Racial Wealth Inequality in the Boston MSA

Homeownership serves as the primary asset in which most Americans build and store their wealth. The federal tax code also incentivizes homeownership by providing tax savings associated with mortgage interest deductions. Furthermore, there are other positive attributes that owning a home, particularly in a certain neighborhood, may offer, such as access to a good public school district and other neighborhood amenities such as convenient shops and access to parks. Finally, the purchase of a home and regular on-time payments of a mortgage lead to higher FICO credit scores than for families who regularly make on-time payments for rent.

Yet the percentage of households owning a home differs radically by race and ethnicity in Boston. Most whites—79 percent—are homeowners, whereas most nonwhites are not.

The Boston MSA, which is home to 4.6 million residents and accounts for almost one third of New England’s population, has experienced noteworthy demographic changes over the past decade or so. The non-Hispanic white population declined 3 percent from 2000 to 2012. During the same period, the number of Asian and Hispanic residents in the Boston MSA increased 58 percent and the number of non-Hispanic blacks increased 33 percent.

In the coming decades, a significant rise in the share of nonwhite populations is projected nationwide. Population growth in the Boston MSA is already driven by the nonwhite population increase. Thus, the financial well-being of communities of color is central to ensuring the inclusive long-term growth and prosperity of the Boston MSA.

In this article, we’re unpacking 5 facts from The Color of Wealth in Boston, a report that analyzes racial wealth inequality in the Boston MSA and discusses its implications.


The typical white household in Boston is more likely than nonwhite households to own every type of liquid asset. For example, close to half of Puerto Ricans and a quarter of U.S. blacks are unbanked (that is, they do not have bank accounts) compared with only 7 percent of whites. For every dollar, the typical white household has in liquid assets (excluding cash), U.S. blacks have 2 cents, Caribbean blacks 14 cents, and Puerto Ricans and Dominicans less than 1 cent.


Whites and nonwhites also exhibit key differences in less-liquid assets that are primarily associated with homeownership, basic transportation, and retirement or health savings. While most white households (56 percent) own retirement accounts, only one-fifth of U.S and Caribbean blacks have them. Only 8 percent of Dominicans and 16 percent of Puerto Ricans have such accounts. Most whites—79 percent—own a home, whereas only one-third of U.S. blacks, less than one-fifth of Dominicans and Puerto Ricans, and only half of Caribbean blacks are homeowners.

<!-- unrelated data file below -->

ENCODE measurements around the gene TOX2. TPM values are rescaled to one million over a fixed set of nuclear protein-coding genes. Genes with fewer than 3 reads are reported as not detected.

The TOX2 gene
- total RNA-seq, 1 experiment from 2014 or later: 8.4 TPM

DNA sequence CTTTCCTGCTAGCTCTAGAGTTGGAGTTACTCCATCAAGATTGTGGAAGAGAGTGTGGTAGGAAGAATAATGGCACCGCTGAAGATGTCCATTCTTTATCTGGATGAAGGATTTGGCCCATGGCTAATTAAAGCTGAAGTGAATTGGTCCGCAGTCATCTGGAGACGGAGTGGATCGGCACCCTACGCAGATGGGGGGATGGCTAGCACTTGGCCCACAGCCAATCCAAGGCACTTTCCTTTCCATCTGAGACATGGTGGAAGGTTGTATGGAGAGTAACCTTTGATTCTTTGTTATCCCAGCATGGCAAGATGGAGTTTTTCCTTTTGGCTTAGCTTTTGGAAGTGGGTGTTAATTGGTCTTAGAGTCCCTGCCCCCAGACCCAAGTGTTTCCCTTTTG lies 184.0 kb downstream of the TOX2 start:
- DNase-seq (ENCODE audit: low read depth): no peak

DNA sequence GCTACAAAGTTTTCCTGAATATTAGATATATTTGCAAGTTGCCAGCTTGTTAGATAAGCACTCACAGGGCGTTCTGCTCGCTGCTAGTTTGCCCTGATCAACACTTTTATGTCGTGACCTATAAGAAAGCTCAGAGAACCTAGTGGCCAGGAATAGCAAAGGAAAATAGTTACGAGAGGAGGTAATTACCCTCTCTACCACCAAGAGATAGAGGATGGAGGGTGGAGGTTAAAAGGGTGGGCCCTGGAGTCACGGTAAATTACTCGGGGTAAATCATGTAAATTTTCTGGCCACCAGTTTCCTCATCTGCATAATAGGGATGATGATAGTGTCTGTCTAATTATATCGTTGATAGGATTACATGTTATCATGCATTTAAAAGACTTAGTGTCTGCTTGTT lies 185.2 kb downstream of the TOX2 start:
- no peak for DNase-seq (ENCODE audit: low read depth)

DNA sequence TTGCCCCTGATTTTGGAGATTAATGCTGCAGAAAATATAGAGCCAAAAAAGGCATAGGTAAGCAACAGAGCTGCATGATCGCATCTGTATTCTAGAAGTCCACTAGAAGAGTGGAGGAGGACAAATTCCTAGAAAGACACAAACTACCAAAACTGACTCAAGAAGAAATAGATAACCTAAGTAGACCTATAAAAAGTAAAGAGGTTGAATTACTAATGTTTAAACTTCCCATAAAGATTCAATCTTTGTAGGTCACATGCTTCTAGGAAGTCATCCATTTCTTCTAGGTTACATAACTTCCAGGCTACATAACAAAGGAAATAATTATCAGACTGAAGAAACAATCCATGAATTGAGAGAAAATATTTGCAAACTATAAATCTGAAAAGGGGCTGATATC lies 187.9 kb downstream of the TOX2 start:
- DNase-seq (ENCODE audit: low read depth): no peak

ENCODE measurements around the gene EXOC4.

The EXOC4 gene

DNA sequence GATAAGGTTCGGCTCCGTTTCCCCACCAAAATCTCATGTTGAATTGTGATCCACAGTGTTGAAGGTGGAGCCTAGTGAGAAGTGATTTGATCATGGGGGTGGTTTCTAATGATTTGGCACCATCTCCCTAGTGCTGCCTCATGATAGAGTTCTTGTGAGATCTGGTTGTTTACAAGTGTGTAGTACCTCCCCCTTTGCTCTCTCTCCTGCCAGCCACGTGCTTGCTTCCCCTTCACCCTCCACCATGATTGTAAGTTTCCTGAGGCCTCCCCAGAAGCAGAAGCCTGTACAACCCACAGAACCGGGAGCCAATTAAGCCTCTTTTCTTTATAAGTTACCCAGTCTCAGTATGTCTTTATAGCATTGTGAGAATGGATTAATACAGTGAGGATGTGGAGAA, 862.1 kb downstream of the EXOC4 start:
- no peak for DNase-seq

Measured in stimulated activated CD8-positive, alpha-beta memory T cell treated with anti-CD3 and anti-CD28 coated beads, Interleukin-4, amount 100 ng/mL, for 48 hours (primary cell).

Although members of communities of color are less likely to own homes, among homeowners they are more likely to have mortgage debt. Nonwhite households are more likely than whites to have student loans and medical debt.

Thus, nonwhites are likely to experience far more short-term financial disruptions due to their lack of liquid buffer assets. They are also more likely to experience much poorer longer-term housing and retirement outcomes as a consequence of their lack of homeownership, housing equity, and retirement savings. The result is that the net worth of whites as compared with nonwhites is staggeringly divergent.


Nonwhite households have only a fraction of the net worth attributed to white households. While white households have a median wealth of $247,500, Dominicans and U.S. blacks have a median wealth of close to zero. Of all nonwhite groups for which estimates could be made, Caribbean black households have the highest median wealth with $12,000, which is only 5 percent of the wealth attributed to white households in the Boston MSA.


Unless net worth outcomes in communities of color improve, the aggregate magnitude of the wealth disparity will increase. This is a first-order public policy problem requiring immediate attention. Policies aimed at bridging the wealth gap should also consider the wide diversity among nonwhite populations and be targeted or adapted accordingly. Policy solutions are complex and need to use a multifaceted approach that includes input from practitioners who are familiar with the unique needs and challenges different communities of color face.